The surging sticker price of higher education has gotten a lot of attention, but what most people don't know is that the average student is paying less for their college education than they were five years ago, according to an annual report on college pricing.
The average published tuition cost at private and public colleges has risen on average between 15 percent to 20 percent since 2004, according to a report by the College Board, which runs the PSAT, SAT and AP programs.
Yet, students' total costs for college were actually $400 less per year at public colleges and $1,100 less at private colleges than in the same timeframe, the report says.
State and federal grants are cushioning North Georgia and Tennessee students from the financial impact of rising tuition costs, and, after all the checks are cut, some students are making money by attending college, officials said.
"There is plenty of money out there," said Samantha Cox, a UTC student who uses grants and scholarships to pay for her schooling. "Most people are seeing that sticker price, but really you aren't paying that. ... People are worried about tuitions going up but, in reality, we are getting money to go to school."
Still, the price of a college degree has been creeping up for several years.
The University of Tennessee board of trustees approved a 7 percent tuition increase this fall for UTC and a 9 percent increase for the University of Tennessee at Knoxville.
This fall, the Georgia Board of Regents lifted a freeze on the credit hour rate that had been in place for three years. Next year's incoming freshman class could see its tuition increase every year it's enrolled, said John Millsaps, spokesman for the University System of Georgia.
"(Setting the rate) was contingent on state support and the state is in a budget hole," he said.
Like gas prices and energy costs, rising tuition seems to be a sign of the times, many say, and the recession has exacerbated the problem.
But as incomes drop and jobs continue to be scarce, many have criticized higher education leaders for raising tuition year after year.
"The American people ... believe that college access is declining ... and that college and universities will drive up tuition and spending rather than look to better ways to spend the money they have," according to a statement by the National Center for Public Policy and Higher Education, a nonprofit that promotes college access. "Tuition escalated as family income flattened, and costs and prices increased significantly, sparking concern among policymakers and the public."
Still, the average student at a four-year college is receiving about $5,400 in grant aid and federal tax benefits, dropping the net tuition price from $7,000 to $1,600, the College Board study reports.
Students are receiving more financial aid toward their degree, in part, because the government has pumped more in federal grants. The maximum Pell Grant, federal financial aid for low-income students, increased from $4,731 in 2008 to $5,350 this fall and, under new legislation, more students are eligible.
The trend holds true at local colleges in North Georgia and Tennessee, officials said.
At the University of Tennessee at Chattanooga, 75 percent of enrolled students receive financial aid, including loans, and many students pay only $1,400 for their tuition, said Dianne Cox, director of financial aid at UTC. The full cost to attend UTC as a full-time student for two semesters is $5,656.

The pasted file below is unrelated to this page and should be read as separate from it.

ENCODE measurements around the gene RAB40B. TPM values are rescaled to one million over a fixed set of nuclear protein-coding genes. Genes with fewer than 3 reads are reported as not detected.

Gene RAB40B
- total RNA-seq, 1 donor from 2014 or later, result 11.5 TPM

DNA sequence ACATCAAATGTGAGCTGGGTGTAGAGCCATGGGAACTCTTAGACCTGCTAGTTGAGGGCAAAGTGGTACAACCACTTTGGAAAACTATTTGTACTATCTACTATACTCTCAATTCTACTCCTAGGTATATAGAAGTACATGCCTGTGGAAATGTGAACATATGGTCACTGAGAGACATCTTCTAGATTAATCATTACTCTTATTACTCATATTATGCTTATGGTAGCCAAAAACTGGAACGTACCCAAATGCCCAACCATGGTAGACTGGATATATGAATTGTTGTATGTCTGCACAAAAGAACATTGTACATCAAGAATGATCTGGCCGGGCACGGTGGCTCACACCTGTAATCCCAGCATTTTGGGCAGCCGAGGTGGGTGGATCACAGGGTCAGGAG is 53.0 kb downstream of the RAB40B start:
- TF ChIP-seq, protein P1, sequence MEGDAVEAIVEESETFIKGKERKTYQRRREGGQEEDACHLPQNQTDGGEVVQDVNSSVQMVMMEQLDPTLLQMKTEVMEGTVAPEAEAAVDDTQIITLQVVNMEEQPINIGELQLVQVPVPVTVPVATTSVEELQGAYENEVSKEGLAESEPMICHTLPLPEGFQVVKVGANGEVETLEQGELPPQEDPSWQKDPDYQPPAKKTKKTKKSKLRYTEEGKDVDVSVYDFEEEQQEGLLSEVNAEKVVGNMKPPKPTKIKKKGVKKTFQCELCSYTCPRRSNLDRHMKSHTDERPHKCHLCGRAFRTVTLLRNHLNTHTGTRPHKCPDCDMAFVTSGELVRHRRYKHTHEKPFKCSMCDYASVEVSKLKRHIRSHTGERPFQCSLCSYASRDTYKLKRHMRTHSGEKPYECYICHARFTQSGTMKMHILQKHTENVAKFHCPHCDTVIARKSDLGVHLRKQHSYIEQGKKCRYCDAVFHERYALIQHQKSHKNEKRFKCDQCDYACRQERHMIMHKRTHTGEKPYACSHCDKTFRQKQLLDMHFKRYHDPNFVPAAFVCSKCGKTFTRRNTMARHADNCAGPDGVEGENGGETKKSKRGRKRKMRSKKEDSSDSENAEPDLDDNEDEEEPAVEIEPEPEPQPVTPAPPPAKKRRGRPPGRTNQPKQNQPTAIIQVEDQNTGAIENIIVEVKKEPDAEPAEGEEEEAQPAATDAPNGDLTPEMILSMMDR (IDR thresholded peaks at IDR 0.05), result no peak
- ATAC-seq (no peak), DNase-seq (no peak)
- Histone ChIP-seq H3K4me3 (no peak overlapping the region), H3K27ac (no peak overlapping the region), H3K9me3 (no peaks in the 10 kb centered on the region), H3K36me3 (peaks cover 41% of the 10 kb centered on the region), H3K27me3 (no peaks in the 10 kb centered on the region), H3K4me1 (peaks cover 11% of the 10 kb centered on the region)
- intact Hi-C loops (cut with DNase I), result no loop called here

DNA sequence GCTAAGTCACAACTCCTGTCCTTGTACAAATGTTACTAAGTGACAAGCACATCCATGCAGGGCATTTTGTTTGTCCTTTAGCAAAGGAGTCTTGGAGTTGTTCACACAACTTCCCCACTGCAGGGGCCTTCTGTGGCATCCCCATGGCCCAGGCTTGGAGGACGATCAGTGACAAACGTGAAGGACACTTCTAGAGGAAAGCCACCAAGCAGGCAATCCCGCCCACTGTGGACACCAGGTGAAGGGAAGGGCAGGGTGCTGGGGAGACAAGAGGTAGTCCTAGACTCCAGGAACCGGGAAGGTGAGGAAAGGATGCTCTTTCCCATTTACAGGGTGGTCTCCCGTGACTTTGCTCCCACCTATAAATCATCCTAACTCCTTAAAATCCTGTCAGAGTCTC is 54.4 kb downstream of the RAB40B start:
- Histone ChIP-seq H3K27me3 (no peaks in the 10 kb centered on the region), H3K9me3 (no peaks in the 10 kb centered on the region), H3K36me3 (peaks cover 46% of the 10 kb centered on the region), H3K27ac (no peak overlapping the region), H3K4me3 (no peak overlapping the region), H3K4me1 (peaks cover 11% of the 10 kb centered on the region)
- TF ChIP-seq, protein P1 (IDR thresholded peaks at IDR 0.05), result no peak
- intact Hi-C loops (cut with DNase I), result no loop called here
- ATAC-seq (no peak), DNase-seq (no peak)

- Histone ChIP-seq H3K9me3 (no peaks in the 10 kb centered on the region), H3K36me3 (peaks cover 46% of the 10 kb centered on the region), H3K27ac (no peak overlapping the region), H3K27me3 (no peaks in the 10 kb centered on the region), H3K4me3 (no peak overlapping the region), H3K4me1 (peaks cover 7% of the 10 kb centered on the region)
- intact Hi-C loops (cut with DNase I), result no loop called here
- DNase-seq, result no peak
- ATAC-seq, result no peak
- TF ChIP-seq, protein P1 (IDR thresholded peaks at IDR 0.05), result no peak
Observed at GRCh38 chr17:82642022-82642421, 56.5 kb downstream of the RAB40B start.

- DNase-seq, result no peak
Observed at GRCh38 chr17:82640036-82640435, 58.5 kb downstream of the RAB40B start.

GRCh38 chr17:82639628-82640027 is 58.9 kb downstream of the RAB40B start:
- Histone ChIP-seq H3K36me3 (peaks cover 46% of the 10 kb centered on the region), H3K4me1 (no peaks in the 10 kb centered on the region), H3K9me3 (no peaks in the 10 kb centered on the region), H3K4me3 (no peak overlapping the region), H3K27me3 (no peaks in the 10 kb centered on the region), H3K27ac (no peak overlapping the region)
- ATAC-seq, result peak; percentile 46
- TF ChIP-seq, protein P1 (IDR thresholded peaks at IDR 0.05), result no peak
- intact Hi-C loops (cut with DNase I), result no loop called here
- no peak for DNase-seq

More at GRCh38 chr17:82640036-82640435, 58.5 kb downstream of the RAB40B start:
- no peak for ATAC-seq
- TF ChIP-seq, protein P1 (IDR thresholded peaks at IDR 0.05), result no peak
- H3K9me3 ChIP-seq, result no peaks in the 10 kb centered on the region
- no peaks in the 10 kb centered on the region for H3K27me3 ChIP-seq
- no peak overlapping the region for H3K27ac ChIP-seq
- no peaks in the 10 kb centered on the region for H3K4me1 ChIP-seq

This year, 2,784 UTC students, or 26 percent of all students enrolled, received federal need-based Pell Grant which averaged $4,260, she said.
And 4,983 students, or 47 percent of the school's total enrollment, received $4,000 or more from the Tennessee HOPE scholarship, said Ms. Cox.
"We see a lot of students who are pretty well set," Ms. Cox said. "It is pretty shocking."
At Cleveland State Community College, 42 percent of students receive federal Pell Grants that average $2,782, just a few hundred dollars less than the school's annual tuition of $2,932, said Geraldine Parks, director of financial aid at the school.
Students at Covenant College, a private Christian college in Lookout Mountain Ga., also have the bulk of their tuition and fees paid by scholarships and grants. The average student has nearly 50 percent of costs covered, officials said.
"Most, if not all, students won't pay the sticker price," said Chelsea Moser, a Covenant student whose paid more than two-thirds of her tuition and fees with grants and scholarships. "For many, it is a drastically different cost. It would have been impossible for me to go to Covenant without the financial aid package."
Although many college students get a financial boost from grants, officials said there are some students who pay the full-ticket price for their degree. But these students are rarely poor or underprivileged, Ms. Cox said.
Students from middle-class and upper-middle class families that do not qualify for merit-based grants or lose their HOPE scholarship often end up footing the bill for their higher education, Ms. Cox said.
"Those are the ones affected the most because any increase in cost will mean an increase in student loan debt," Ms. Cox said. "The parents will make enough to be OK, but not enough for college costs. ... They feel the squeeze."
Joan Garrett McClane has been a staff writer for the Times Free Press since August 2007. Before becoming a general assignment writer for the paper, she wrote about business, higher education and the court systems. She grew up the oldest of five sisters near Birmingham, Ala., and graduated with a master's and bachelor's degrees in journalism from the University of Alabama. Before landing her first full-time job as a reporter at the Times Free Press, ...